DENNIS ODA / DODA@STARBULLETIN.COM
Eight Heisman winners gathered at yesterday's Hula Bowl practices at Aloha Stadium: Rashaan Salaam, Charles White, Billy Sims, Mike Rozier, Dick Kazmaier, Andre Ware, Howard "Hopalong" Cassady and George Rogers.
Manupuna sees an opportunity
Vaka Manupuna survived a tumultuous five years at Colorado. They included recruiting and sex scandals he wasn't involved in and ended with a 70-3 loss to Texas in the Big 12 championship game, a 19-10 loss to Clemson in a bowl game and coach Gary Barnett's dismissal.
The 6-foot-2, 290-pound defensive tackle from Saint Louis School didn't lose his sense of perspective through the down times.
"Coming out of high school we'd been through a lot of stuff, so I was ready, trained for that," said Manupuna after yesterday's Hula Bowl practice at Aloha Stadium in preparation for tomorrow's 2 p.m. game.
One NFL Draft predictor has Manupuna ranked as the 34th defensive tackle, which would probably have him being picked in the late rounds. He'd like to up his stock with a good showing at the Hula Bowl this week.
"I've got to consistently make plays and keep my motor going, going toward the ball. I might lack on height, but the heart is there," Manupuna said. "This is my 10th year of playing football, and everywhere I've been the coaches told me I have good feet. I feel like I could play outside, play contain. But just one side, not the whole field."
He said he is pleased that Brian Cabral, another Saint Louis graduate, was retained on the Buffaloes staff by new coach Dan Hawkins.
"Coach Cabral was there when the school was built," Manupuna said of the former CU linebacker.
Heis-men: Aloha Stadium was bursting with some of the greatest talent in the history of college football yesterday, as eight former Heisman Trophy winners appeared.
Hopalong Cassady (1955, Ohio State), Dick Kazmaier (1951, Princeton), George Rogers (1980, South Carolina), Mike Rozier (1983, Nebraska), Rashaan Salaam (1994, Colorado), Billy Sims (1978, Oklahoma), Andre Ware (1989, Houston) and Charles White (1979, USC) posed for photographs. Each of them, along with former Oakland Raiders star safety Jack Tatum, shared some inspirational words with the West players after practice.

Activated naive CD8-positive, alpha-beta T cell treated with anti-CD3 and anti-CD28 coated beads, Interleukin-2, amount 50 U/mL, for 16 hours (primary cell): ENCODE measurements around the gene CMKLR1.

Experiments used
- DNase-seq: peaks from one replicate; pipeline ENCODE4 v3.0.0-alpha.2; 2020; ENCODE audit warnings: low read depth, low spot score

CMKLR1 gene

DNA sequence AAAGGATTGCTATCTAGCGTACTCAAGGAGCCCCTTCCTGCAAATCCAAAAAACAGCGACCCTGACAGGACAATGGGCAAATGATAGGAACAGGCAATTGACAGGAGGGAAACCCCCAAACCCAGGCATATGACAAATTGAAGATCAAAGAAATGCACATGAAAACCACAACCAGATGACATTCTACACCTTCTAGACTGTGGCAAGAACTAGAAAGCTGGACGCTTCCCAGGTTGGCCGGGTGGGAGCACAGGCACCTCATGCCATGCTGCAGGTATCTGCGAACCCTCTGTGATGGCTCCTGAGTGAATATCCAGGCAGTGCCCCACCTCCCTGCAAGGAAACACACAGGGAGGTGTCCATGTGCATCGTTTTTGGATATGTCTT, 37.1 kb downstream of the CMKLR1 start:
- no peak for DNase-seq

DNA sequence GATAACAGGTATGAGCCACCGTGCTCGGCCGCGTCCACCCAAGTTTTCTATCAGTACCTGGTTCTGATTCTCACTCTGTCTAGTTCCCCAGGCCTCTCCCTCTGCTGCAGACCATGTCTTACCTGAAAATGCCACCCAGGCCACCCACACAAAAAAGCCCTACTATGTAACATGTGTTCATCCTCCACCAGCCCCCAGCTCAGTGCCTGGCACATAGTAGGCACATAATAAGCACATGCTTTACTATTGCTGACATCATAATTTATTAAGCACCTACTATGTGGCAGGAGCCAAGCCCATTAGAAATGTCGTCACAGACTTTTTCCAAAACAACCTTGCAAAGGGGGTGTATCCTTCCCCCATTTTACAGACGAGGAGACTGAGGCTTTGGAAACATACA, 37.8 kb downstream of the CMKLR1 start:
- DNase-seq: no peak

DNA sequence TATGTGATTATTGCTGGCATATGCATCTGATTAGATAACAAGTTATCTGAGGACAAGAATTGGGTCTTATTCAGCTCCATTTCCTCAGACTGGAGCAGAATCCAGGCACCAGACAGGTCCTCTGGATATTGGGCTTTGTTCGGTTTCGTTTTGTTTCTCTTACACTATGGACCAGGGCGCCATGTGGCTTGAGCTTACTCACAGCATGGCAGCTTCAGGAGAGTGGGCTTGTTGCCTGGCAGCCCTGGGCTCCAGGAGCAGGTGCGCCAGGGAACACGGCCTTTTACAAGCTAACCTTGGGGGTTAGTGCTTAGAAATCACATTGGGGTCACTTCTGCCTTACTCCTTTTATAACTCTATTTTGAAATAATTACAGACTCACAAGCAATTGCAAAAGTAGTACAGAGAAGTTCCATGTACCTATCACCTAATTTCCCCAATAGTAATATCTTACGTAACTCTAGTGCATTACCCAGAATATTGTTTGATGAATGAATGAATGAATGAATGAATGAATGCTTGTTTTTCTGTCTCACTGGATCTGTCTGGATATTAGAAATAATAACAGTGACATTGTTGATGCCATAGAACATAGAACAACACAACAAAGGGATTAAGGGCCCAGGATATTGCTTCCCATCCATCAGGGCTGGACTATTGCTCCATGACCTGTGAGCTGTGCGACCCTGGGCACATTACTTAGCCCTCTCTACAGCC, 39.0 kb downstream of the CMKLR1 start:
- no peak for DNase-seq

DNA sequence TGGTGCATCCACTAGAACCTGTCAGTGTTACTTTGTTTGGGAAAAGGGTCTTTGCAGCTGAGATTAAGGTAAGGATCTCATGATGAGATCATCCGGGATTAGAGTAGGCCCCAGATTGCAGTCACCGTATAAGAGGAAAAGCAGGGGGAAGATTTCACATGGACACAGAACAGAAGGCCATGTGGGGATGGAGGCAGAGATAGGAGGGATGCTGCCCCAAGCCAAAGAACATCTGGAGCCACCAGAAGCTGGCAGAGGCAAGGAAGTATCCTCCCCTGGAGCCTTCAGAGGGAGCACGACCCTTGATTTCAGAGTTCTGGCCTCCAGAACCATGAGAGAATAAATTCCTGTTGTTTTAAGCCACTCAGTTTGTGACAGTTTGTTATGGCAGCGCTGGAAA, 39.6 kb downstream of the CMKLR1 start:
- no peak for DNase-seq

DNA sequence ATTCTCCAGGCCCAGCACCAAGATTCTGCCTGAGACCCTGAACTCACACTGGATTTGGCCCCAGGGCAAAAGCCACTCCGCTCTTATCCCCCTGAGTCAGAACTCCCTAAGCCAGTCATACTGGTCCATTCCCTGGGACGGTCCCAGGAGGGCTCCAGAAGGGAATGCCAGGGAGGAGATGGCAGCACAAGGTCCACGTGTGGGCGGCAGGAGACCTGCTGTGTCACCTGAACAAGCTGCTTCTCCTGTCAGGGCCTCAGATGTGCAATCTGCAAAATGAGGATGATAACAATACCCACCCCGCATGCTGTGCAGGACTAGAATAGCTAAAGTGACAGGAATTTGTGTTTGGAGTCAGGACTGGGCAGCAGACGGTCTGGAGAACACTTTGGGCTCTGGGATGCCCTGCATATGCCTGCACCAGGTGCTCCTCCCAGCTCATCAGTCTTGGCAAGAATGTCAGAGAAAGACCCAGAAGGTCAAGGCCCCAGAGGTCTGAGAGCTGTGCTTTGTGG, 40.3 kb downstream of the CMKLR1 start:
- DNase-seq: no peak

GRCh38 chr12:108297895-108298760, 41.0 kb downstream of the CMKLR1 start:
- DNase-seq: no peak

DENNIS ODA / DODA@STARBULLETIN.COM
Nevada running back B.J. Mitchell shook hands with 1978 Heisman Trophy winner Billy Sims yesterday.
Most of them had been to Aloha Stadium before for previous Hula Bowls, Pro Bowls and games against Hawaii.
Glanville "recruiting": Hawaii defensive coordinator Jerry Glanville took in the West practice at Aloha Stadium, along with head coach June Jones and former Warriors defensive lineman Tony Akpan.
"I heard it was a big recruiting weekend, so I thought I'd come over here and pick up four or five of these guys," he said jokingly. "Especially the three I already had."
Glanville was referring to his former players, linebackers Kila Kamakawiwo'ole and Tanuvasa Moe and safety Lono Manners. But he had a hard time finding Manners.
"He changed his number from 15 to 14," Glanville said.
Build it and they will jump: Tonight's "Livin' It" motocross and skateboarding exhibition at the stadium in conjunction with tomorrow's game got a boost from Hula Bowl alumnus Doug Vaioleti.
Vaioleti, who does TV color commentary for UH football games, is a carpenter by day. He usually builds houses, but the company he works for, Real Builders, was called in to help construct the "Livin' It" course this week.
Vaioleti was an All-WAC offensive lineman in 1992, when UH won the conference championship and the Holiday Bowl.
He had mixed results in the 1993 Hula Bowl.
"I gave up a sack, but I snapped the winning field goal by Jason Elam," Vaioleti said.
Public relations: Sports information directors from around the country assist at the Hula Bowl each year. Kevin Trainor, an Arkansas SID and assistant athletic director working this year's game, has a family tie to the Hula Bowl; his brother is Kendall Trainor, a Razorbacks kicker who played in the 1989 game.
Kendall Trainor, who helped Arkansas beat UH 38-20 here in 1987, was a first-team All-American in 1988.
Two players have fathers in high places. East receiver Kyle Smith of Youngstown State is the son of San Diego Chargers general manager A.J. Smith. West offensive lineman Brian Ferentz played under his father, Iowa coach Kirk Ferentz.